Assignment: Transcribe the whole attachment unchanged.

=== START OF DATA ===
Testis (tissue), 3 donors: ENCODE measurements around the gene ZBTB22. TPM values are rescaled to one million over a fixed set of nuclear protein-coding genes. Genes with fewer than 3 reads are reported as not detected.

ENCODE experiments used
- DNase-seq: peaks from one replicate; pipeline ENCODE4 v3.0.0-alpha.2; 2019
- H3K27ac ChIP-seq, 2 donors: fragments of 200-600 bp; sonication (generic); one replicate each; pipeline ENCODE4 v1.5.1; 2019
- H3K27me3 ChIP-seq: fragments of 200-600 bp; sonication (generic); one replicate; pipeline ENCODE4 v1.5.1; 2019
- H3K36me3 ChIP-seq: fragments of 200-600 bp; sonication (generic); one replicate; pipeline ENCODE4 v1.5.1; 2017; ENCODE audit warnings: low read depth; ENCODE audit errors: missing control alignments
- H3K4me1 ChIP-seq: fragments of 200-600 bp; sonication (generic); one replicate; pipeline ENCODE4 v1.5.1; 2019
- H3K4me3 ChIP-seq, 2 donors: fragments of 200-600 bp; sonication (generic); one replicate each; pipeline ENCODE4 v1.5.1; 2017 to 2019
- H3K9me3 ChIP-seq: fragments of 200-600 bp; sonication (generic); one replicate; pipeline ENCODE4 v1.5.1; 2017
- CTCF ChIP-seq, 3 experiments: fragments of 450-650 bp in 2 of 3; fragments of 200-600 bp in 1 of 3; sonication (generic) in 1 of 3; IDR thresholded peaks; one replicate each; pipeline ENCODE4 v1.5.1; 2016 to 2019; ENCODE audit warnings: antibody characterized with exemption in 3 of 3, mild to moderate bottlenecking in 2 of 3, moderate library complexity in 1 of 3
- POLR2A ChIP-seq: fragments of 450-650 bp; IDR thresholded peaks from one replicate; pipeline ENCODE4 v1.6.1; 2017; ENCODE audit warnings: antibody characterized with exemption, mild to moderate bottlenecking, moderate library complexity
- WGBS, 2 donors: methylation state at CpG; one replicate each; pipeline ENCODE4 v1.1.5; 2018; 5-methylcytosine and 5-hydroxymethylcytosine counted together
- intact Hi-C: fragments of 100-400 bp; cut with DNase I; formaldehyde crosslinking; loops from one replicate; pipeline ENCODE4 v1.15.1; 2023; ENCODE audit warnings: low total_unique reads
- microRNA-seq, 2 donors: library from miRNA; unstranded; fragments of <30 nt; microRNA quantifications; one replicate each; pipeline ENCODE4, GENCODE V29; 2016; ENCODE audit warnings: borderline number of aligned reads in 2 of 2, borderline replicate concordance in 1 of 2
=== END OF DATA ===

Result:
Testis (tissue), 3 donors: ENCODE measurements around the gene ZBTB22. TPM values are rescaled to one million over a fixed set of nuclear protein-coding genes. Genes with fewer than 3 reads are reported as not detected.

ENCODE experiments used
- DNase-seq: peaks from one replicate; pipeline ENCODE4 v3.0.0-alpha.2; 2019
- H3K27ac ChIP-seq, 2 donors: fragments of 200-600 bp; sonication (generic); one replicate each; pipeline ENCODE4 v1.5.1; 2019
- H3K27me3 ChIP-seq: fragments of 200-600 bp; sonication (generic); one replicate; pipeline ENCODE4 v1.5.1; 2019
- H3K36me3 ChIP-seq: fragments of 200-600 bp; sonication (generic); one replicate; pipeline ENCODE4 v1.5.1; 2017; ENCODE audit warnings: low read depth; ENCODE audit errors: missing control alignments
- H3K4me1 ChIP-seq: fragments of 200-600 bp; sonication (generic); one replicate; pipeline ENCODE4 v1.5.1; 2019
- H3K4me3 ChIP-seq, 2 donors: fragments of 200-600 bp; sonication (generic); one replicate each; pipeline ENCODE4 v1.5.1; 2017 to 2019
- H3K9me3 ChIP-seq: fragments of 200-600 bp; sonication (generic); one replicate; pipeline ENCODE4 v1.5.1; 2017
- CTCF ChIP-seq, 3 experiments: fragments of 450-650 bp in 2 of 3; fragments of 200-600 bp in 1 of 3; sonication (generic) in 1 of 3; IDR thresholded peaks; one replicate each; pipeline ENCODE4 v1.5.1; 2016 to 2019; ENCODE audit warnings: antibody characterized with exemption in 3 of 3, mild to moderate bottlenecking in 2 of 3, moderate library complexity in 1 of 3
- POLR2A ChIP-seq: fragments of 450-650 bp; IDR thresholded peaks from one replicate; pipeline ENCODE4 v1.6.1; 2017; ENCODE audit warnings: antibody characterized with exemption, mild to moderate bottlenecking, moderate library complexity
- WGBS, 2 donors: methylation state at CpG; one replicate each; pipeline ENCODE4 v1.1.5; 2018; 5-methylcytosine and 5-hydroxymethylcytosine counted together
- intact Hi-C: fragments of 100-400 bp; cut with DNase I; formaldehyde crosslinking; loops from one replicate; pipeline ENCODE4 v1.15.1; 2023; ENCODE audit warnings: low total_unique reads
- microRNA-seq, 2 donors: library from miRNA; unstranded; fragments of <30 nt; microRNA quantifications; one replicate each; pipeline ENCODE4, GENCODE V29; 2016; ENCODE audit warnings: borderline number of aligned reads in 2 of 2, borderline replicate concordance in 1 of 2